NEA Joins Medical Alley for Another Ask Me Anything Event on Startups and Investing

August 27  

Medical Alley is known for being a source of innovation in healthcare thanks to a thriving culture of startups. No company has been more influential in helping to build this culture and reputation than the global venture capital firm NEA.

The Medical Alley Association was honored to welcome Emily Zhen, a Healthcare Investor from NEA (the number one investor in Medical Alley companies), to join the August edition of our “Ask Me Anything: Medical Alley Starts” series. Zhen answered questions from entrepreneurs and provided an inside look at how NEA selects, evaluates, and invests in companies.

Emily Zhen, a Healthcare Investor with the global venture capital firm NEA, joined the “Ask Me Anything: Medical Alley Starts” event

Each year, Zhen and the team at NEA see hundreds of pitches and only a select few make the cut. The first question of the day was on what makes a company stand out as a good candidate to be backed by venture capital.

A main criterion for Zhen is a company that is “creating something that is a fundamentally new innovation that needs funding outside of its own growth and cash flow to scale and grow.” Additionally, Zhen looks for “new categories and players – if it weren’t for that company, [the innovation] wouldn’t be around today.”

Zhen shared that NEA invests across all stages of a company’s lifecycle, from incubating startups in the firm’s offices to investing in publicly traded companies. Zhen remarked that the timing is less important than the progress of the technology, the science and the data or outcomes.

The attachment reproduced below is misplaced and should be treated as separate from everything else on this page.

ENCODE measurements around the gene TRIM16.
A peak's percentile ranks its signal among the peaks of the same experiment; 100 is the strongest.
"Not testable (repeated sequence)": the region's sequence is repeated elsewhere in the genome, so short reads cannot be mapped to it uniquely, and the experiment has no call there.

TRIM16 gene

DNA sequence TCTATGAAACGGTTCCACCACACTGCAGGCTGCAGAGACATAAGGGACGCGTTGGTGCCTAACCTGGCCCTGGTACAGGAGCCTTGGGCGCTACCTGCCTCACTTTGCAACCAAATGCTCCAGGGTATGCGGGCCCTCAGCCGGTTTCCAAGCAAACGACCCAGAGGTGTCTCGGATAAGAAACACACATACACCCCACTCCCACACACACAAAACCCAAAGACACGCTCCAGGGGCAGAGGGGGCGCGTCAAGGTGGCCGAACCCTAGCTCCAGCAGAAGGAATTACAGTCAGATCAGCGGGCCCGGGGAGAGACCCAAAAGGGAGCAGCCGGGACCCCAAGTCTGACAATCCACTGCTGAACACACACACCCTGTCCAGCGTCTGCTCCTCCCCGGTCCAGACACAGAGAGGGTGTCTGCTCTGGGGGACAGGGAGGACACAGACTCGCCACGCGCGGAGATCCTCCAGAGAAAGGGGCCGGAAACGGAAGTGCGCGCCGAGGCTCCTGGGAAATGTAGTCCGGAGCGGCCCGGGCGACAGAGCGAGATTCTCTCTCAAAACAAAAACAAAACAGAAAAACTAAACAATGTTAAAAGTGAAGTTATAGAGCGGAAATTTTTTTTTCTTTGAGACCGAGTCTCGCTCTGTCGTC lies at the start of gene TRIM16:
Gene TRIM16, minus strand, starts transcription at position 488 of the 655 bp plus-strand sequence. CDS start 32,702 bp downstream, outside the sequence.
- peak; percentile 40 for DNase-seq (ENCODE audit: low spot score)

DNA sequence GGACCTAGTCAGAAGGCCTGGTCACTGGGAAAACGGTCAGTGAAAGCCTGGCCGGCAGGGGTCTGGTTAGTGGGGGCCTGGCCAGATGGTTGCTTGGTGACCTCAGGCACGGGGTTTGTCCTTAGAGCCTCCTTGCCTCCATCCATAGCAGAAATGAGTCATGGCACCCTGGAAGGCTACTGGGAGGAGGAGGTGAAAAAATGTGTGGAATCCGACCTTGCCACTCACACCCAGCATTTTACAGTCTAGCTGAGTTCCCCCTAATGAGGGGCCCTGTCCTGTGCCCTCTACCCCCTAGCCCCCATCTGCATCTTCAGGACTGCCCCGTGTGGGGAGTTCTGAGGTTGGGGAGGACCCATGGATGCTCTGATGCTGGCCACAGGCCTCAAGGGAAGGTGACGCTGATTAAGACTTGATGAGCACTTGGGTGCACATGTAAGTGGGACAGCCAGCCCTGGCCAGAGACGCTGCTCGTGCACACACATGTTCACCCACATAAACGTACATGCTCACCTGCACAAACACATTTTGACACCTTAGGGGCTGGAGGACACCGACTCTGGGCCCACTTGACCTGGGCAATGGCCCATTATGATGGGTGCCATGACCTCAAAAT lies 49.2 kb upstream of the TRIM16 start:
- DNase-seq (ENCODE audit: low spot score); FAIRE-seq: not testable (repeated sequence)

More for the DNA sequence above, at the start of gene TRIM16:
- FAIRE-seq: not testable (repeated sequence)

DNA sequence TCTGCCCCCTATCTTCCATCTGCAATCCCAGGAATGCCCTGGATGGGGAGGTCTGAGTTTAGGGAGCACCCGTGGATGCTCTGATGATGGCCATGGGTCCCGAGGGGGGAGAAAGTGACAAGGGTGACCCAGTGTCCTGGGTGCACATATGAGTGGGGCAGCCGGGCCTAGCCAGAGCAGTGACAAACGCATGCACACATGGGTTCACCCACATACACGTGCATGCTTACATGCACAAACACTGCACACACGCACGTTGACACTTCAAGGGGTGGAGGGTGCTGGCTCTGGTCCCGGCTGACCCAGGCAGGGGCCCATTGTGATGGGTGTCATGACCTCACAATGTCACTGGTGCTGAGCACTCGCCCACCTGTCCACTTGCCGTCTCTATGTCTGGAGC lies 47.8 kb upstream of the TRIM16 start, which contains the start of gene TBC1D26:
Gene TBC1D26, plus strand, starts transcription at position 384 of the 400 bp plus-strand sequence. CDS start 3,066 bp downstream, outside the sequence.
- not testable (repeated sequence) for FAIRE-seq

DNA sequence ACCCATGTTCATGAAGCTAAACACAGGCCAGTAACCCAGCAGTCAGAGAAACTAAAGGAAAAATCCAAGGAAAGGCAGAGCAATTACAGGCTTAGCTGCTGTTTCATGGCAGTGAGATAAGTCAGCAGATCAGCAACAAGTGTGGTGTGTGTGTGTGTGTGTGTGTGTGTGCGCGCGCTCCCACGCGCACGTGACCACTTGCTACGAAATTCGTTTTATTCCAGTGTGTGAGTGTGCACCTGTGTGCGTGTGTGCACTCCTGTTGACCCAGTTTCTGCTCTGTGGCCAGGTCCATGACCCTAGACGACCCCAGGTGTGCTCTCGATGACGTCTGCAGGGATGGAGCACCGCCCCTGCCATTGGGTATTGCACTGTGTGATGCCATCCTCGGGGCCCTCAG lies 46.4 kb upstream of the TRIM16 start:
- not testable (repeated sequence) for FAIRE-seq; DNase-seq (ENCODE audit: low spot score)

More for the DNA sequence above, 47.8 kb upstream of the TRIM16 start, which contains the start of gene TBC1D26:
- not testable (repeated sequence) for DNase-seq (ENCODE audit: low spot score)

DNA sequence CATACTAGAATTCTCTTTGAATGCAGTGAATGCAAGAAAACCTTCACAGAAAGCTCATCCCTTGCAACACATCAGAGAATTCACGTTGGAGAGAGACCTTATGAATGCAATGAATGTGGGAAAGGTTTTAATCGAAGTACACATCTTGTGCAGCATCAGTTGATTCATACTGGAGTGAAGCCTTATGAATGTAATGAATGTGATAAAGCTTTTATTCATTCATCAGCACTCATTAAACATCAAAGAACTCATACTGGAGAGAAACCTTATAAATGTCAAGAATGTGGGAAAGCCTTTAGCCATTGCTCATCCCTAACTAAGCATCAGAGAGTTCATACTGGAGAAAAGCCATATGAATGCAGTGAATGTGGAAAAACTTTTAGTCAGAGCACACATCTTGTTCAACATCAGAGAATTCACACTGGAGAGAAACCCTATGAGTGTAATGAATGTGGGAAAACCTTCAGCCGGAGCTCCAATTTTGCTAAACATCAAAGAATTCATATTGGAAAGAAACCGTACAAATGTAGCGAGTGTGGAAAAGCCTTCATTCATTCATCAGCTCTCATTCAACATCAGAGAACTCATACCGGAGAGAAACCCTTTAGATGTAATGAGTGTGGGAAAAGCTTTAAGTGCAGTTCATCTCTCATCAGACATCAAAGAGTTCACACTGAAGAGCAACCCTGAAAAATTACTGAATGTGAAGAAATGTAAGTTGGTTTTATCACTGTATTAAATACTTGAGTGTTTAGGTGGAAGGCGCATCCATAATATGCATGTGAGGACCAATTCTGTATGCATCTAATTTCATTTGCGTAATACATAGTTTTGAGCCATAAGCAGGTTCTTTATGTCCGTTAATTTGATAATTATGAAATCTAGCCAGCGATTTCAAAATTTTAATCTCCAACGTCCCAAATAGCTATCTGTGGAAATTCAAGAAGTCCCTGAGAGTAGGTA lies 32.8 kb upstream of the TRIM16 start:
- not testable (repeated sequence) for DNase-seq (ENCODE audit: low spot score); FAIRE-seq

In response to a question from the audience about how to time a potential liquidity event, such as an IPO, Zhen offered the following:

“I would say it depends on what the value inflection point is and how much that will matter to public investors or potential acquirors. The specific value inflection point depends on what the company does and could include strong clinical data, FDA approval, or commercial traction. Second, is how are the public markets doing? We’ve seen the public markets perform really well in terms of a lot of IPOs and a lot of activity this year, but I think it’s important to take into account both the near-term company milestones and the strength of the public markets when timing an IPO. Finally, it is important to think about the additional capital needed to develop the platform or grow the company and when that capital will be needed.”

With all this in mind, many companies looking for funding still wonder how they can get the attention of firms like NEA and best position their pitch. Zhen shared that an effective pitch makes it clear what the company is building, why the technology or go-to-market approach is differentiated, introduces the team, and validates the technology or platform. The biggest question to answer is, “what is the pain point you are addressing and why it would be a category disruptor?”

As for what makes an idea a category disruptor, Zhen said “it doesn’t need to be overthrowing anything existing, it can build on existing things. In fact in healthcare, it is important for the technology to integrate into the existing clinical workflow. The appeal is having something that makes it differentiated beyond doing the status quo that can improve quality, decrease costs, or increase accessibility of care.”

The Medical Alley Association is grateful for Zhen’s participation and its continued investment in the startup community of Medical Alley. The Association is also grateful to the sponsors who help make this event possible, a COUPLE of GURUS and Diversified Plastics.

If you are starting a venture or looking to invest in Medical Alley, be sure to connect with the Medical Alley Starts team to be plugged into resources that can help lower the cost of starting, scaling, and pivoting ventures here in The Global Epicenter of Health Innovation and Care®. Emily Zhen can be found on LinkedIn here.

Success message!
Warning message!
Error message!